What will the West Coast tell us about the future? An overview from AccuWeather of the Alberta Wildfires on Wednesday, June 7th, 2023
Air quality is likely to improve near the East Coast but worsen in the Ohio Valley and Great Lakes region— specifically around Pittsburgh, Cleveland and Detroit — in the coming days as the weather pattern lingers, according to AccuWeather.
Bill Blair, Canada’s minister of public safety, said at a Wednesday briefing that there are 414 active wildfires, with 239 of those considered out of control.
Firefighters from Australia, Canada, France, New Zealand, and the US are helping out. Over 600 firefighters and support personnel have left the US for Canada.
Jason West, a professor of environmental sciences and engineering at UNC Chapel Hill, says it’s not unheard of for wildfire smoke to travel long distances: The last few years have seen cases where smoke from West Coast fires ended up on the East Coast. The widespread fires are something that’s notable this season.
He says the situation offers a window into what we might expect to see in the future, as climate change brings about more frequent and extreme weather events — from floods to fires to heat waves — in different places.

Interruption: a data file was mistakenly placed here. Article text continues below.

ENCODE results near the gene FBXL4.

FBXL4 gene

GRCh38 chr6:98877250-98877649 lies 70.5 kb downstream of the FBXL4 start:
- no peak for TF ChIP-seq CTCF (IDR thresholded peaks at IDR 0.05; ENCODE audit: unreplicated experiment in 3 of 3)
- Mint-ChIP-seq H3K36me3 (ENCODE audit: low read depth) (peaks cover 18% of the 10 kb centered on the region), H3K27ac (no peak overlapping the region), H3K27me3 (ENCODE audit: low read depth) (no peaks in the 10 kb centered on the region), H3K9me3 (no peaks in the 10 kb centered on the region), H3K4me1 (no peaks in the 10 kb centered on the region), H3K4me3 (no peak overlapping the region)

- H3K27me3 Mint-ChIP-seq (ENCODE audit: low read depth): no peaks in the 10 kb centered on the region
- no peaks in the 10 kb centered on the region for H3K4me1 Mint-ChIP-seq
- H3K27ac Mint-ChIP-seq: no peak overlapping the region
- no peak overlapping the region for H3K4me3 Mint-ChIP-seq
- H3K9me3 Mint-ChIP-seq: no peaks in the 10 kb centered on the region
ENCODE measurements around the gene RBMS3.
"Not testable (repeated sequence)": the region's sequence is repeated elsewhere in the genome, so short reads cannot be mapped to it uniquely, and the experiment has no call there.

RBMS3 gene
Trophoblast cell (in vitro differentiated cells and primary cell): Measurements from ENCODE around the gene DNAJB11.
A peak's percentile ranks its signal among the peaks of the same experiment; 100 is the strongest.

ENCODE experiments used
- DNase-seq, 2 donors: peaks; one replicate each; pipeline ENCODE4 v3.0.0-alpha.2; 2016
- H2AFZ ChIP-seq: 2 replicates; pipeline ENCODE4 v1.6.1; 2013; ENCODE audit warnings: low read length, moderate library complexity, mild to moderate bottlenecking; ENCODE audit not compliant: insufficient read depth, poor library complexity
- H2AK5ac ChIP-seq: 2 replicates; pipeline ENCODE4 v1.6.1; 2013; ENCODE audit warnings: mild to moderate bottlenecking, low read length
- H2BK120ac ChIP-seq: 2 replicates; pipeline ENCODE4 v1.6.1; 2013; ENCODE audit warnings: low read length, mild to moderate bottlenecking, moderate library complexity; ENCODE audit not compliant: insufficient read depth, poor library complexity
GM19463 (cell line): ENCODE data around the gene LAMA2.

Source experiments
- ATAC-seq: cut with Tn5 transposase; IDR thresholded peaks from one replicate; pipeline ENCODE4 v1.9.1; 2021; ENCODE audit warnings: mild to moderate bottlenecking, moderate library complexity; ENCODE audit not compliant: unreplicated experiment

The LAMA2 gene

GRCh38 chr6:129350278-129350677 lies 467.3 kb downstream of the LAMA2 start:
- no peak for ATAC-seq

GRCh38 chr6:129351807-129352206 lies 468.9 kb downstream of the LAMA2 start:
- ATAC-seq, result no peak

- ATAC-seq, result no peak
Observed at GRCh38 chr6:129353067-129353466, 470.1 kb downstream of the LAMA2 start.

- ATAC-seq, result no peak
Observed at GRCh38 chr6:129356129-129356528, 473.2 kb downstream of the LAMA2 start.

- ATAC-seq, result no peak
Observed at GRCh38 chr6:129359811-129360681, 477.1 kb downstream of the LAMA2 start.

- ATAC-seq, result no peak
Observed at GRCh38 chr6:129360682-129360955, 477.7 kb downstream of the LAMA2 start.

A change in weather could improve air quality in one of two ways, West explains: Rainfall could remove the harmful particles from the air, while wind could change the direction of the smoke altogether.
The smoke may simply be directed towards other areas of the U.S., as long as the fires continue, if the low pressure system shifts away from the Northeast this weekend.
In the meantime, people should take steps to protect themselves — several experts who spoke with NPR recommended making DIY box fan filters — and check online resources like PurpleAir and AirNow to monitor the air quality in their area.